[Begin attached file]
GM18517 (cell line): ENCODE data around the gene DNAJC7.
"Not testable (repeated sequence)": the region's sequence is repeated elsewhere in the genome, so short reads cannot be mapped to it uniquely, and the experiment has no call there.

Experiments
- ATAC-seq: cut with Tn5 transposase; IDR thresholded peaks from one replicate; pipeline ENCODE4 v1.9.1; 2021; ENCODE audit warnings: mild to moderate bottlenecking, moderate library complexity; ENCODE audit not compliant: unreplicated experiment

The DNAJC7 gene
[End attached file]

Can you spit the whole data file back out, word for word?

GM18517 (cell line): ENCODE data around the gene DNAJC7.
"Not testable (repeated sequence)": the region's sequence is repeated elsewhere in the genome, so short reads cannot be mapped to it uniquely, and the experiment has no call there.

Experiments
- ATAC-seq: cut with Tn5 transposase; IDR thresholded peaks from one replicate; pipeline ENCODE4 v1.9.1; 2021; ENCODE audit warnings: mild to moderate bottlenecking, moderate library complexity; ENCODE audit not compliant: unreplicated experiment

The DNAJC7 gene